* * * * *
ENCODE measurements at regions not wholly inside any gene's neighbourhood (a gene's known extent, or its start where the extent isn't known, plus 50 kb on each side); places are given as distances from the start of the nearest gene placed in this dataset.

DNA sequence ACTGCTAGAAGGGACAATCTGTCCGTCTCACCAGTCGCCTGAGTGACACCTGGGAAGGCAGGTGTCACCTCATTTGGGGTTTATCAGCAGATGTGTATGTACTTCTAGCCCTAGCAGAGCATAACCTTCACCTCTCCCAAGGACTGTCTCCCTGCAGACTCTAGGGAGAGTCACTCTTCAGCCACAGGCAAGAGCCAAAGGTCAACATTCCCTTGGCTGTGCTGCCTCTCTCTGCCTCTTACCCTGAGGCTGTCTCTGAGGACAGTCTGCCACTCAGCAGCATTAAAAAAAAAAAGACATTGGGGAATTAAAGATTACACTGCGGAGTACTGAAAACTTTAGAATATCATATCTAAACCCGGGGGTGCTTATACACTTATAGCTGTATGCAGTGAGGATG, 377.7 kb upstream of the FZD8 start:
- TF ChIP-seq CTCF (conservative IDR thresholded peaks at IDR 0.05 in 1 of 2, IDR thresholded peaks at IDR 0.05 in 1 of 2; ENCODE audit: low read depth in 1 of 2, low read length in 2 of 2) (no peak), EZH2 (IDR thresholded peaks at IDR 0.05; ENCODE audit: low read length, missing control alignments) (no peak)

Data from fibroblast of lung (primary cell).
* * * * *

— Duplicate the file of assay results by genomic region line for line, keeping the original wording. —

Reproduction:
ENCODE measurements at regions not wholly inside any gene's neighbourhood (a gene's known extent, or its start where the extent isn't known, plus 50 kb on each side); places are given as distances from the start of the nearest gene placed in this dataset.

DNA sequence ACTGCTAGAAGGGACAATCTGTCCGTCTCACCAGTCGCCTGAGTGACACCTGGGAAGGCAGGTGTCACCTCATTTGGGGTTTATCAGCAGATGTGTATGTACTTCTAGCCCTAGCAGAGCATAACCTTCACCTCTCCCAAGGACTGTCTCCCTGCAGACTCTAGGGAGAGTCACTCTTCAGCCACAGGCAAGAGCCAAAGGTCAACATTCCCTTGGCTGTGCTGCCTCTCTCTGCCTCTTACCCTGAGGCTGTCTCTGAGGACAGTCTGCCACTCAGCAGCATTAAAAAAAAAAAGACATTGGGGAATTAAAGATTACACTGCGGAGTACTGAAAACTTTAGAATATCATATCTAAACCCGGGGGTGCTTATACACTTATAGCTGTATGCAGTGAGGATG, 377.7 kb upstream of the FZD8 start:
- TF ChIP-seq CTCF (conservative IDR thresholded peaks at IDR 0.05 in 1 of 2, IDR thresholded peaks at IDR 0.05 in 1 of 2; ENCODE audit: low read depth in 1 of 2, low read length in 2 of 2) (no peak), EZH2 (IDR thresholded peaks at IDR 0.05; ENCODE audit: low read length, missing control alignments) (no peak)

Data from fibroblast of lung (primary cell).